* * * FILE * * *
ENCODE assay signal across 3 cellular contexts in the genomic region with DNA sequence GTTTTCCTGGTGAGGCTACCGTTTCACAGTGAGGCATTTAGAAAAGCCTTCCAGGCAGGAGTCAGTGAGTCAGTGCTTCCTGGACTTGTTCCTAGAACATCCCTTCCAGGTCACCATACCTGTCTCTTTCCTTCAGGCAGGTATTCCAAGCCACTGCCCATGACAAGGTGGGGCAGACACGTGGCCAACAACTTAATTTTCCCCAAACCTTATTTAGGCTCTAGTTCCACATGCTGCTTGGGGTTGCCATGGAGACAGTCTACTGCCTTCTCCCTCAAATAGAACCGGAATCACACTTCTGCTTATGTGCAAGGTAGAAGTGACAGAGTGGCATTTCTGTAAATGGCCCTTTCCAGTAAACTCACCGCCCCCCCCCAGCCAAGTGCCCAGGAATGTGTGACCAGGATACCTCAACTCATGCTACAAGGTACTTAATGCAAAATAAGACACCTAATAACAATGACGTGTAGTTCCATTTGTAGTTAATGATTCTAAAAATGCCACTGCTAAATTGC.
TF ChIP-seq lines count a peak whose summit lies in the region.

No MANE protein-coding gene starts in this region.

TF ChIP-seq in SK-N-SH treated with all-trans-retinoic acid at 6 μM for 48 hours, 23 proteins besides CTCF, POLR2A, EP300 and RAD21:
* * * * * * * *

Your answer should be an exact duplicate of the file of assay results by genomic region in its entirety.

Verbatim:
ENCODE assay signal across 3 cellular contexts in the genomic region with DNA sequence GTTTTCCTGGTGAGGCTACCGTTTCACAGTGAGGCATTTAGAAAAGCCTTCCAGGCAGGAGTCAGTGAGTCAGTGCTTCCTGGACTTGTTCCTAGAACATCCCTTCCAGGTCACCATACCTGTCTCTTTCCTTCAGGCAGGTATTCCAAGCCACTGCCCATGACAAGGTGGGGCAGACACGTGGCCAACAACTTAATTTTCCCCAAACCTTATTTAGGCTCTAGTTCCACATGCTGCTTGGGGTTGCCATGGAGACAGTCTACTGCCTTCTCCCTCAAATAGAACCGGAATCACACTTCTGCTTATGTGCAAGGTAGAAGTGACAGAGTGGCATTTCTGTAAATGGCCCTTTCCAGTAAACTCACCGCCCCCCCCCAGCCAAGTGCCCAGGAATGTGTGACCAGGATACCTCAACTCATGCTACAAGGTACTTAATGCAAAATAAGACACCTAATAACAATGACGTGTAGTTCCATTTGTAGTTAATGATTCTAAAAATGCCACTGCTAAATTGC.
TF ChIP-seq lines count a peak whose summit lies in the region.

No MANE protein-coding gene starts in this region.

TF ChIP-seq in SK-N-SH treated with all-trans-retinoic acid at 6 μM for 48 hours, 23 proteins besides CTCF, POLR2A, EP300 and RAD21: